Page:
4. The Four-fold Presence of Christ
4. The Four-fold Presence of Christ

When the bishops met for the Second Vatican Council, one of the key principles they put forth regarding the liturgy is that Christ is present in the liturgy in four unique ways. These ways are:

• especially, in the Eucharist broken and shared;
• in the person of the minister;
• in the Word of God; and
• in the assembled people of God (Constitution on the Sacred Liturgy, CSL no. 7).

This principle is considered so important that the Church continues to remind us that Christ is present to us and in us in not just one or two, but in four, different and special ways whenever we celebrate liturgy. Let us look at each of these four presences of Christ that we experience – whether consciously or not – each time we participate in Mass, any of the sacraments, or the Liturgy of the Hours.

In the most recently published General Instruction of the Roman Missal (GIRM), which guides priests and other liturgical ministers in celebrating the Mass, the first presence of Christ mentioned is that of his presence in the assembled people of God (GIRM no. 27). Christ is present when the assembly is gathered in his name. This is just as he had promised: “Where two or three are gathered together in my name, there am I in the midst of them” (Mt 18:20). Therefore, every time we come together to pray and sing in any of the Church’s liturgies, Christ is present in and with us.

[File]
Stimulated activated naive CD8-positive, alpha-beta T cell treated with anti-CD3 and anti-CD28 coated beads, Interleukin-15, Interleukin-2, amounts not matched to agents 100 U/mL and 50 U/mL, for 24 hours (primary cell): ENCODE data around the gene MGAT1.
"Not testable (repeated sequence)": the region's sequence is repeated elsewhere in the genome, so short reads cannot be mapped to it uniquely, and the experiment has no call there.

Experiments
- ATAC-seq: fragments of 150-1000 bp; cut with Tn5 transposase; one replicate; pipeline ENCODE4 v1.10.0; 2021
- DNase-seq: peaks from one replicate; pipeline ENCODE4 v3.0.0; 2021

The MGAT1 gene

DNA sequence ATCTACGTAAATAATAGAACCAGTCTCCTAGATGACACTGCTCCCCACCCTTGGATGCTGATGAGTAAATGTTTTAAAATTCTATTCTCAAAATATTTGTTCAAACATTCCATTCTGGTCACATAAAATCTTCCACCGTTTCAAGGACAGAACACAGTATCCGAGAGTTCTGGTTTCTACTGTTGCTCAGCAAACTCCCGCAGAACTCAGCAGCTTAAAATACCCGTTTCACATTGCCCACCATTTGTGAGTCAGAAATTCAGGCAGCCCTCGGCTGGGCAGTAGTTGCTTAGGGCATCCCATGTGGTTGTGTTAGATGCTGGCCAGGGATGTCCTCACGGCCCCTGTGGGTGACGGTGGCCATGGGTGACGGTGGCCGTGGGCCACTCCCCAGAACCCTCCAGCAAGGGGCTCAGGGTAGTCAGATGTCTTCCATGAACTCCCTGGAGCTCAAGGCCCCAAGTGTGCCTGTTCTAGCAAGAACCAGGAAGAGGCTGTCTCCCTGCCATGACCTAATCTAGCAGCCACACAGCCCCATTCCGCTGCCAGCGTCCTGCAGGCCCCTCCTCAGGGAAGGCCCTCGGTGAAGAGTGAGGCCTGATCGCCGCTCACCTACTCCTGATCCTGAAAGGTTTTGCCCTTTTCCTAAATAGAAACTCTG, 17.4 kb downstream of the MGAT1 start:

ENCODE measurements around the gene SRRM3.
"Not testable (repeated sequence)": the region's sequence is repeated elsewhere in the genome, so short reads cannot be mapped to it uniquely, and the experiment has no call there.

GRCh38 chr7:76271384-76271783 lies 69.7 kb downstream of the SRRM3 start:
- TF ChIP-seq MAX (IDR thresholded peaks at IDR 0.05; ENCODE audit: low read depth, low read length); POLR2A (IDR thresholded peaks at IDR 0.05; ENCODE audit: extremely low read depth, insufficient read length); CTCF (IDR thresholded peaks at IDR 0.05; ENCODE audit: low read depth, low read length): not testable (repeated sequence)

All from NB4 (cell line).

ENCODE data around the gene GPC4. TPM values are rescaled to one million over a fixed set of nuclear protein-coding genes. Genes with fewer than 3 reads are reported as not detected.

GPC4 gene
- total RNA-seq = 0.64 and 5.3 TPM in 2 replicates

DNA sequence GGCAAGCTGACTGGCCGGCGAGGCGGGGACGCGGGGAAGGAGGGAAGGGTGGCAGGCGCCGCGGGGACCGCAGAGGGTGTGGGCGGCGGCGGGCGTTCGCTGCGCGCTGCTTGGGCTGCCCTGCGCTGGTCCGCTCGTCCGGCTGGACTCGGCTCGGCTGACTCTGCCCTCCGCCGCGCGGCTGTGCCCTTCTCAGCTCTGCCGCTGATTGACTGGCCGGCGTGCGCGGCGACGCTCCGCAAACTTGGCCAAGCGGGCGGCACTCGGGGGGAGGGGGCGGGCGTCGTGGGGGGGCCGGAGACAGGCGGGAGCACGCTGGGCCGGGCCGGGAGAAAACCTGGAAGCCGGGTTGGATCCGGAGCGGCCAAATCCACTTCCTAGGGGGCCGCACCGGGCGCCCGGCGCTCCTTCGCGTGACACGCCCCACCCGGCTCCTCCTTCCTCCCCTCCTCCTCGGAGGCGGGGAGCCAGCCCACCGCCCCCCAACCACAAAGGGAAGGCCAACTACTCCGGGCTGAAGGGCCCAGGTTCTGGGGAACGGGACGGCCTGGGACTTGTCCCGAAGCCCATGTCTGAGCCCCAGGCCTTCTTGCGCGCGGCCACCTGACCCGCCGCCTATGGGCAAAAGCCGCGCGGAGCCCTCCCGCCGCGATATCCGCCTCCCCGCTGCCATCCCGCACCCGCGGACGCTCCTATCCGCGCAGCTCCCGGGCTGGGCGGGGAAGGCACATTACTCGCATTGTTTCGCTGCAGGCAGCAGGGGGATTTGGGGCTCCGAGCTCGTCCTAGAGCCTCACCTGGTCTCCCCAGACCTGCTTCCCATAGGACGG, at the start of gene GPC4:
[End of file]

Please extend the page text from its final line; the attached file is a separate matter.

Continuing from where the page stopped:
A second way in which Christ is with us in the liturgy is in the person of the minister. Christ is present to us in the priest, who is called the presider, or priest celebrant of the liturgical assembly. The presider leads the community in prayer and helps us to understand the words and actions of the liturgy.

When he does so, he also acts in the person of Christ, on our behalf. The presider does this by the way he acts and speaks – with dignity, reverence, and humility – so that the living presence of Christ is conveyed in and through him (GIRM no. 93).

A third form of Christ’s four-fold presence to us in any liturgy we celebrate is in the Word of God. No matter whether we participate in a Mass, the other sacraments, or the Liturgy of the Hours, we always hear the Word of God proclaimed in Scripture. Whether that reading is from the Old or New Testament, Christ is present in that Word. In fact, at the beginning of John’s Gospel, we hear that Christ IS the Word of God. He is God speaking to us. And so each time we hear God’s Word, from the law, a prophet, a psalm, a gospel, a letter, or any other Scripture passage, Christ is there for us and with us.

The fourth way Christ is present to us in the liturgy is in what the Church calls the “eucharistic species.” This is the pre-eminent presence of Christ. Christ is especially present in the bread and wine that become the Body and Blood of Christ. What looks like bread and wine has truly become Christ’s Body and Blood by the “taking, blessing, breaking and sharing” of the presider and the assembly gathered and by the grace of God. Was it not in the “breaking of the bread” that the disciples at Emmaus recognized Jesus present with them?

Therefore, when we receive these sacred elements, we become even more the Body of Christ. “We become,” as St. Augustine reminded the Church in the fourth and fifth centuries, “what we eat and drink.” In other words, we become Christ present, and the cycle begins again – Christ present in the gathered assembly, in the presider, in the Word of God proclaimed, and in the Eucharist broken and shared.

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